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German industrial production falls in October
By Michele Maatouk
Date: Friday 06 Dec 2019
LONDON (ShareCast) - (Sharecast News) - German industrial production unexpectedly fell in October, according to figures released by Destatis on Friday, reigniting fears about a recession.
Industrial production declined 1.7% on the month, missing expectations for a 0.1% increase and following a 0.6% fall in September.
On the year, industrial production was down 5.3% following a 4.5% decline in September.
Production in industry excluding energy and construction was 1.7% lower. Within industry, the production of intermediate goods increased 1% and the production of consumer goods was 0.3% higher. The production of capital goods showed a 4.4% fall.
Outside industry, energy production rose 2.3% in October, while production in construction fell 2.8%.
Andrew Kenningham, chief Europe economist at Capital Economics, said: "The sharp decline in production in October suggests that, far from bottoming out, Germany's industrial recession may be getting worse.
"What's more, there is nothing in the recent surveys to suggest that things are turning around. The manufacturing component of the Ifo Business Climate Index edged down in November and was consistent with industrial output declining by 5% year-on-year. And although Germany's Manufacturing PMI rose, it was still at an exceptionally low level.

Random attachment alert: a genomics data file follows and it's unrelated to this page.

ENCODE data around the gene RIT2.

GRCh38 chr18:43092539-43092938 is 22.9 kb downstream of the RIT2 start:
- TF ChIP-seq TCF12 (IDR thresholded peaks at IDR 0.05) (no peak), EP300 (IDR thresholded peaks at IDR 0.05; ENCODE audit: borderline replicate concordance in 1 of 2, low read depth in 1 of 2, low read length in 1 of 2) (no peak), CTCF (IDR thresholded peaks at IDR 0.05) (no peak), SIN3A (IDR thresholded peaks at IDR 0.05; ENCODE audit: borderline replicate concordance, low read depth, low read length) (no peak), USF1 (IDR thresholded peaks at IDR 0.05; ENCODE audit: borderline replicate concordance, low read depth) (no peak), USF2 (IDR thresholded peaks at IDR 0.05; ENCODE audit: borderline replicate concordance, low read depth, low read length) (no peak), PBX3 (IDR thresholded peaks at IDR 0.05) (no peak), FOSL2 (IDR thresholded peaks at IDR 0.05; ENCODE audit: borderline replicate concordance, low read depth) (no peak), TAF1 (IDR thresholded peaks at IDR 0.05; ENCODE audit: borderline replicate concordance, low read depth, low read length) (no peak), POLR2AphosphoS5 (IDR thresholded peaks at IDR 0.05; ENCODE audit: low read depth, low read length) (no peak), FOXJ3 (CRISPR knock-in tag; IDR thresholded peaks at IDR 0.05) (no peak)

"Germany narrowly avoided a recession in Q3, when GDP edged up by 0.1%, but the latest data support our view that a recession is still more likely than not in the coming quarters."
ING economist Carsten Brzeski said: "Today's data suggests that the German economy is continuing to flirt with stagnation and contraction in the final quarter of the year.
"Capacity utilisation has dropped to its lowest level since early 2013. At the same time, the well-known supply-side constraints have also started to ease but not with the same magnitude as capacity utilisation. The lack of skilled employees and too little equipment as limiting factors have dropped to their 2017-levels, suggesting that the current slump in manufacturing is still a combination of supply-side and demand-side factors.
"Looking ahead, both soft and hard indicators bode ill for industrial activity in the months ahead. Production expectations show very tentative signs of stabilisation at low levels but order books are still shrinking and inventories remain high. Trade conflicts, global uncertainty and disruption in the automotive industry have put the entire German industry in a headlock, from which it is hard to escape."